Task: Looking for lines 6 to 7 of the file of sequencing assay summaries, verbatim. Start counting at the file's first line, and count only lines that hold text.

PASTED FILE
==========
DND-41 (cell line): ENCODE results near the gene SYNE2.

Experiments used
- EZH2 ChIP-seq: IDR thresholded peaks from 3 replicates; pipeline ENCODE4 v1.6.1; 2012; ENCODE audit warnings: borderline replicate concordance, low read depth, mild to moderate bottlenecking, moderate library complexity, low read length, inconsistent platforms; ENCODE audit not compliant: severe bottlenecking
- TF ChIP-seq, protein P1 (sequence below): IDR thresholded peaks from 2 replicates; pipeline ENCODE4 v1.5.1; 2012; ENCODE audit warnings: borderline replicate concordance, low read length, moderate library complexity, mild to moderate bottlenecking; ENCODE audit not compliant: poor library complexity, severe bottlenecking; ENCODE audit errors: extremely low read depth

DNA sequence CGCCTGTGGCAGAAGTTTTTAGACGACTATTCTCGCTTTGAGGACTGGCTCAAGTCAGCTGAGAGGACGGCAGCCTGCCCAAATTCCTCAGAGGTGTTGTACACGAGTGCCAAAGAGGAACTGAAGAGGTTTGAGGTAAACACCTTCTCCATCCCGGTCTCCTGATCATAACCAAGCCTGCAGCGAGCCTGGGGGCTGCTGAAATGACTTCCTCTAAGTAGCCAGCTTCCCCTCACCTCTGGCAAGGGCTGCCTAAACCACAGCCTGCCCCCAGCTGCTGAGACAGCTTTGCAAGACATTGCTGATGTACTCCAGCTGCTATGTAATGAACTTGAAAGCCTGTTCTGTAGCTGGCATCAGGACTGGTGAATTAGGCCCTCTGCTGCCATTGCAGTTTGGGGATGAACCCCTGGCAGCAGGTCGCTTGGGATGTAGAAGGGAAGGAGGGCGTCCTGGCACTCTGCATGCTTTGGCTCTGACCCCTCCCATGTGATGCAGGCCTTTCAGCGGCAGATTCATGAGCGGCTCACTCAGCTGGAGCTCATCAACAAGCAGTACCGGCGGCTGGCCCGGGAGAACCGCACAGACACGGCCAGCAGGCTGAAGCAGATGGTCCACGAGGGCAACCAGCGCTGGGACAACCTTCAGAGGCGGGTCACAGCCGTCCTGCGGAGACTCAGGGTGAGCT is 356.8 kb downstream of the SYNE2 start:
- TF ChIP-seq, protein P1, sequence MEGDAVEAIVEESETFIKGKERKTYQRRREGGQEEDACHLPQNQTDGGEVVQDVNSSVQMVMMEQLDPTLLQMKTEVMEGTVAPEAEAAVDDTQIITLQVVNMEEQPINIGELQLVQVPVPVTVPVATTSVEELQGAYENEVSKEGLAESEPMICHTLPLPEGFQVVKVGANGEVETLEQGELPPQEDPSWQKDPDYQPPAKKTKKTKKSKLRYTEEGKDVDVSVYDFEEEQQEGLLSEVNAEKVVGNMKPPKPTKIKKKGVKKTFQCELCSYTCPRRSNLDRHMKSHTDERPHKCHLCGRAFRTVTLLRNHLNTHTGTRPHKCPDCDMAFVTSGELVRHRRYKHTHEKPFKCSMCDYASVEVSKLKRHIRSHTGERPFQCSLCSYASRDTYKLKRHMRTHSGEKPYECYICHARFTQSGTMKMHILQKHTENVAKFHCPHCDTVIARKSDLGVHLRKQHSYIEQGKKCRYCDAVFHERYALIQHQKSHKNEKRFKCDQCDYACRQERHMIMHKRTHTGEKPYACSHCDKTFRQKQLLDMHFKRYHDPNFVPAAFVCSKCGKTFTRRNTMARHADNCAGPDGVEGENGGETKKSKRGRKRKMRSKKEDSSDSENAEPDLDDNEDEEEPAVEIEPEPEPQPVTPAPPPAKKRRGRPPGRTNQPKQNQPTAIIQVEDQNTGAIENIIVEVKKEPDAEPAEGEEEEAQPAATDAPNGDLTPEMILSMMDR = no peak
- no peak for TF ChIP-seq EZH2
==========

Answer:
- TF ChIP-seq, protein P1, sequence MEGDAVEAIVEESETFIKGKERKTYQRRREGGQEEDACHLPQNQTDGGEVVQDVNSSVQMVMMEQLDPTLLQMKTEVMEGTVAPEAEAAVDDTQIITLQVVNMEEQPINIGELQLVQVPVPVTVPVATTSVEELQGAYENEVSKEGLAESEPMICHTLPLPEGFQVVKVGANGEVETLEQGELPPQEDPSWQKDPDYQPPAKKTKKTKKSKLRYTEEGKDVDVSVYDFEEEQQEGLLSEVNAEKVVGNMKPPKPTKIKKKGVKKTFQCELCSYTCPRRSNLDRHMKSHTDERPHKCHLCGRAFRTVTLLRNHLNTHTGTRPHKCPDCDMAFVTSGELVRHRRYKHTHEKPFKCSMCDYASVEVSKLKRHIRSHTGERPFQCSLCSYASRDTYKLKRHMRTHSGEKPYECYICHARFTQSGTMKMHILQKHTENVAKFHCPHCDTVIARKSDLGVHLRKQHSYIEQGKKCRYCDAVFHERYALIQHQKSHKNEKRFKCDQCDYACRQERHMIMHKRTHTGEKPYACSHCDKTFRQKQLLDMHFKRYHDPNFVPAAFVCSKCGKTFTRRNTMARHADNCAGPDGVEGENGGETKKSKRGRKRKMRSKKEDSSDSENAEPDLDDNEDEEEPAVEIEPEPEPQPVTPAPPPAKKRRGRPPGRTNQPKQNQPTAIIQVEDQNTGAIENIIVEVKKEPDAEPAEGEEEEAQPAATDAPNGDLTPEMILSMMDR = no peak
- no peak for TF ChIP-seq EZH2